Date of Award
Creative Studies, M.S.
Center for Studies in Creativity
Dr. Gerard J. Puccio
This thesis explored the extent of influence of culture on implicit theories of creativity among laypeople from the United States and Singapore, as well as the ethnic groups in Singapore - the Chinese, the Malays, and the Indians, in regard to adaptive and innovative styles of creativity as well as their own conceptions of creativity. A total of 523 participants were involved in this study. They comprised 139 participants from the United States and 199 participants from Singapore, 84 Chinese, 54 Malays, and 47 Indians. The participants completed the first part of a questionnaire that consisted of a ten-point scale to rate the creativity level for the descriptors of the Adaptor and Innovator derived from Kirton’s explicit theory of creativity called the Adaptor-Innovator Theory. They also completed the second part of the questionnaire where they were asked to give words they believed were associated with creativity. The data were analyzed and compared with each other as national cultures as well as amongst the three ethnic groups in Singapore. The results revealed that the participants had an implicit belief that high creativity was associated with Kirton’s innovative style of creativity. Also, the words they believed were associated with creativity seemed to have an innovator bias. Implications of these findings raise new questions on the extent of influence of culture on laypeople’s perceptions of creativity. Recommendations for future research were also discussed.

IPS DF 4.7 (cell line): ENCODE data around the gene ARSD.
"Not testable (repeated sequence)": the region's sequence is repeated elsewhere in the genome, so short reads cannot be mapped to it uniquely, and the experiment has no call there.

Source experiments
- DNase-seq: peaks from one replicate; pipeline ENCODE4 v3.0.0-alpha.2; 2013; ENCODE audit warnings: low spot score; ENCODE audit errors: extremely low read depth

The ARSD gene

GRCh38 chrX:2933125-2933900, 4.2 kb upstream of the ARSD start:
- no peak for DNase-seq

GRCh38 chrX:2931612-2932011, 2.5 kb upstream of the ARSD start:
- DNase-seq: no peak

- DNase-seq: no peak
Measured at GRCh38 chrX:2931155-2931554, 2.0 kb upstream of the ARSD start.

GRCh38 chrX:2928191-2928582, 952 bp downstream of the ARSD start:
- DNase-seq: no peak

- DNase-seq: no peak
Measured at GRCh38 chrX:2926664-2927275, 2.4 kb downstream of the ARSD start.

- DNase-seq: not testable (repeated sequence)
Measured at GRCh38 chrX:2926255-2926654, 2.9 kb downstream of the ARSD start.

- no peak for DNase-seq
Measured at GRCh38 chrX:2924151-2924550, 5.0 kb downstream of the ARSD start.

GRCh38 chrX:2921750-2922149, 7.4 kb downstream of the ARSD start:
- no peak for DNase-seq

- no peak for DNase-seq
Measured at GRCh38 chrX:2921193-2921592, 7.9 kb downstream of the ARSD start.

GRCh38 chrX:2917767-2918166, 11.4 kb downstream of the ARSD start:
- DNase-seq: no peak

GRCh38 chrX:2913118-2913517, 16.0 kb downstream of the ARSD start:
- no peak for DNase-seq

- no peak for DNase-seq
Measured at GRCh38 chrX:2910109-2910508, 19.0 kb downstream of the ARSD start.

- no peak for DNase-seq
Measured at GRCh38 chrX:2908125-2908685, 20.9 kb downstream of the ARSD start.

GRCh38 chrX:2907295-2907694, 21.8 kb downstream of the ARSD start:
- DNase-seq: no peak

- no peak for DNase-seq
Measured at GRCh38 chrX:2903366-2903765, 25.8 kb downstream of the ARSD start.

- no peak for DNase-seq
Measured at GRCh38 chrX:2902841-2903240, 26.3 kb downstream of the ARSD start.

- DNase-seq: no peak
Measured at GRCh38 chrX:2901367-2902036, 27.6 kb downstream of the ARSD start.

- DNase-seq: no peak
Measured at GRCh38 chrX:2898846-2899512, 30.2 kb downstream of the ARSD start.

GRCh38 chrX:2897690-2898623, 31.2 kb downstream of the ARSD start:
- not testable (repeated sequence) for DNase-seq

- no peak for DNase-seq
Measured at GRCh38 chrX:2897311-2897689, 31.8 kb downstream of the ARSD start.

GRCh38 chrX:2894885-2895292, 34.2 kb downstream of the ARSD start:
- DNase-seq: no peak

Ramos, Suzanna J., "Cross-Cultural Studies of Implicit Theories of Creativity: A Comparative Analysis Between the United States and the Main Ethnic Groups in Singapore" (2005). Creative Studies Graduate Student Master's Theses. 29.